Historical background to the APA

El Corton

March 4, 2010

The following is a slightly edited repost of msg 64342.

I've tended to think of the copyright provisions of the APA as a dodge concocted by Novell and real SCO to hide the dubious legal underpinnings of the UNIX business from their customers. The underlying intellectual property was damaged goods as a result of the 1992 ruling by Judge Debevoise in USL v. BSDi, denying the plaintiff's motion for a preliminary injunction. The Wikipedia article on NetWare has a section headed "Strategic mistakes" that casts some additional light on what may have been the mindset of Novell executives at the time.

Novell's strategy with NetWare 286 2.x and 3.x was very successful; before the arrival of Windows NT Server [in 1993], Novell claimed 90% of the market for PC based servers... As Novell used IPX/SPX instead of TCP/IP, they were poorly positioned to take advantage of the Internet in 1995. The first implementation of TCP/IP for NetWare 3.x was not compatible with IPv4. This resulted in Novell servers being bypassed for routing and Internet access, in favor of hardware routers and Unix-based operating systems such as FreeBSD and Linux for web servers.

Novell NetWare - Wikipedia, the free encyclopedia [ http://en.wikipedia.org/wiki/Novell_NetWare ]

Novell had started out as a hardware vendor like Sun, selling a proprietary hardware/OS solution, and in 1990 it enjoyed what the article calls "an almost monopolistic position in NOS for any business requiring a network." But that position began to weaken quickly with the release of SVR4 for x86 and SPARC. The company entered an unstable period in the early 90's. It made several ill-fated acquisitions, including USL; Ray Noorda was fired, and several short-term CEO's followed. Against this background, UnixWare shows up as an attempt to insert the NetWare networking stack in the commodity UNIX server market. The UnixWare article quotes Noorda as saying that it was one of the "three pillars" of Novell's long-term business strategy, along with NetWare and AppWare (whatever that was.) That gives you an idea of just how precarious the company's survival was. The article observes:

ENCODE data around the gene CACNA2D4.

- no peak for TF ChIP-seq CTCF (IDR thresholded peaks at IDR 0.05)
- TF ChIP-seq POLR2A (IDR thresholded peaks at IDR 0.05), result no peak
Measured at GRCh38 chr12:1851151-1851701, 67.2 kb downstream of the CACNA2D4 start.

UnixWare never really had a chance to prove itself in the marketplace. By the time it was starting to mature in late 1994, Noorda was in the process of being forced out of Novell. With his departure the new management decided to return to the cash cow [NetWare], ignoring and then selling off all of the acquisitions Noorda made over the previous few years. This was, in retrospect, a terrible move; SuperNOS was perhaps the only obvious way for them to stay relevant. But, as one of the 'Noordisms', management saw it as just another useless product distracting them from the 'real' market.

So the APA was drafted when Novell was in upheaval, and in the throes of a backlash against Noorda's policies. Post-Noorda Novell management seemed to develop amnesia about the period, to the extent that Darl was able (apparently) to scare Jack "OK, so SCO has the copyrights" Messman out his senses by revealing the existence of Amendment 2.

9:11:05 AM


Source: Investor Village SCO Board [ http://www.investorvillage.com/smbd.asp?mb=1911, https://www.investorvillage.com/smbd.asp?mb=1911&mn=99516&pt=msg&mid=8670977 ]

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